Once you have a backup made you will need to know how to restore the data to a drive.

    Restore Partitions

    Now that we have a backup at some point we can assume the data may become corrupted or need to be restored for some reason.

    The command is the same as the backup except that the source and target are reversed. In the above example the command would be changed to:

    dcfldd of=/dev/sdc if=/tmp/SD-Card-Backup.img

    Here, the image file is being used as the input file (if) and the drive (sdc) is used as the output file (of).

    NOTE: Do remember that the output device will be overwritten and all data on it will be lost. It is usually best to remove all partitions from the SD Card with GParted before restoring data.

    If you have a use for multiple SD Cards, such as having multiple Raspberry Pi boards, you can write to multiple cards at once. To do this you need to know the card’s ID on the system. For example, let’s say we want to copy the image ‘BerryBoot.img’ to two SD Cards. The SD Cards are at /dev/sdc and /dev/sdd. The command will be set to read/write in 1 MB Blocks while showing the progress. The command would be:

    dcfldd if=BerryBoot.img bs=1M status=progress | tee >(dcfldd of=/dev/sdc) | dcfldd of=/dev/sdd

    In this command the first dcfldd uses the input file and sets the Block Size to 1 MB. The status is set to show the progress. The input is then piped (|) to the command ‘tee’. The ‘tee’ is used to split the input to multiple places. The first output is to the command ‘(dcfldd of=/dev/sdc)’. The command is in parenthesis and will be performed as a command. The last pipe (|) is needed, otherwise the ‘tee’ command will send the information to the ‘stdout’ (screen) as well. So the final output is to the command ‘dcfldd of=/dev/sdd’. If you had a third card, or even more, simply add another redirector and command such as ‘>(dcfldd of=/dev/sde’.

    NOTE: Do remember that the final command must be after a pipe (|).

    Data being written must be verified at times to be sure the data is correct.

    Verify Data

    Once an image is made or a backup restored you can verify the data being written. To verify data you will use a different program called ‘diff’.

    To use ‘diff’ you will need to designate the location of the image file and the physical media where it was copied from or written to on the system. The ‘diff’ command can be used after the backup was made or after the image was restored.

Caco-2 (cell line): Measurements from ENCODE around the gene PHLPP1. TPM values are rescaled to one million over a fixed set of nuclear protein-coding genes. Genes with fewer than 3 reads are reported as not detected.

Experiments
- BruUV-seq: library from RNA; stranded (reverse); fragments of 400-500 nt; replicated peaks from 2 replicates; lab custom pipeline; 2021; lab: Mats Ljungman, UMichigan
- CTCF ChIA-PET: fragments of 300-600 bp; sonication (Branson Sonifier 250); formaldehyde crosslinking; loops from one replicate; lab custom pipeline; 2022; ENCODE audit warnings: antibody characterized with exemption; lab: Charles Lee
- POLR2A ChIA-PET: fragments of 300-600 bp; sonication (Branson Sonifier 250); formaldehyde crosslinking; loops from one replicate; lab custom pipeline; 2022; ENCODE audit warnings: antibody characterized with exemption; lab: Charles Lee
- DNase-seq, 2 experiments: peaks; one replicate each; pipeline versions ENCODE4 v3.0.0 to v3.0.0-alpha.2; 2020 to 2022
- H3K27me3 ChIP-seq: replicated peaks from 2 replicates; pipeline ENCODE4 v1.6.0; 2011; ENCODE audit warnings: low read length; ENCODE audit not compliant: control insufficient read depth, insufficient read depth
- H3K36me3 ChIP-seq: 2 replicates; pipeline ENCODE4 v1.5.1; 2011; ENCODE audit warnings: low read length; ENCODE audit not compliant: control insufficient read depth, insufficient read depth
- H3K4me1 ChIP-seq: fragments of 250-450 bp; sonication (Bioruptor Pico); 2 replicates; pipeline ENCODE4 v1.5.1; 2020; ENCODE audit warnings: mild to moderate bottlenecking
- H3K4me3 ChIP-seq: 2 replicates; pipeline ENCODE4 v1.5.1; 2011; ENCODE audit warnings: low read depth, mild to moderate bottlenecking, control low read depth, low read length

The command has two parameters. The first is the physical media and the second is the image file name.

    From the example of ‘dcfldd of=/dev/sdc if=/tmp/SD-Card-Backup.img’ the ‘diff’ command would be:

    diff /dev/sdc /tmp/SD-Card-Backup.img

    If any differences are found between the image and the physical device you will be alerted. If no messages are given then the data has been verified as identical.

    Making sure the data is identical is key to verifying the integrity of the backup or restore. One main problem to watch for when performing a Backup is image size.

    Splitting The Image

    Let’s assume you want to back up a 16GB SD Card. The image will then be approximately the same size. What if you can only back it up to a FAT32 partition? The maximum file size limit is 4 GB on FAT32.

    What must be done is that the file will have to be split into 4 GB pieces. The splitting of the image file can be done while it is being written by piping (|) the data to the ‘split’ command.

    The backup is performed in the same way, but the command will include the pipe and split command. The example backup command is ‘dcfldd if=/dev/sdc of=/tmp/SD-Card-Backup.img’ and the new command for splitting the file is as follows:

    dcfldd if=/dev/sdc | split -b 4000MB - /tmp/SD-Card-Backup.img

    NOTE: The size suffix means the same as for the ‘dd’ and ‘dcfldd’ command. The dash by itself in the ‘split’ command is used to fill the input file which is being piped from the the ‘dcfldd’ command.

    The files will be saved as ‘SD-Card-Backup.imgaa’ and ‘SD-Card-Backup.imgab’ and so on. If you are worried about the file size being too close to the 4 GB limit, then try 3500MB.

    Restoring the files back to the drive is simple. You use the command ‘ca’ to join them and then write the output using ‘dcfldd’ as follows:

    cat /tmp/SD-Card-Backup.img* | dcfldd of=/dev/sdc

    You can include any desired parameters to the command for the ‘dcfldd’ portion.

    I hope you understand and can perform any needed backup and restoration of data as you need for SD Cards and the like.
  2. Crippled

    Crippled New Member

    Plug in an external hard drive and back everything up to it is the easy way.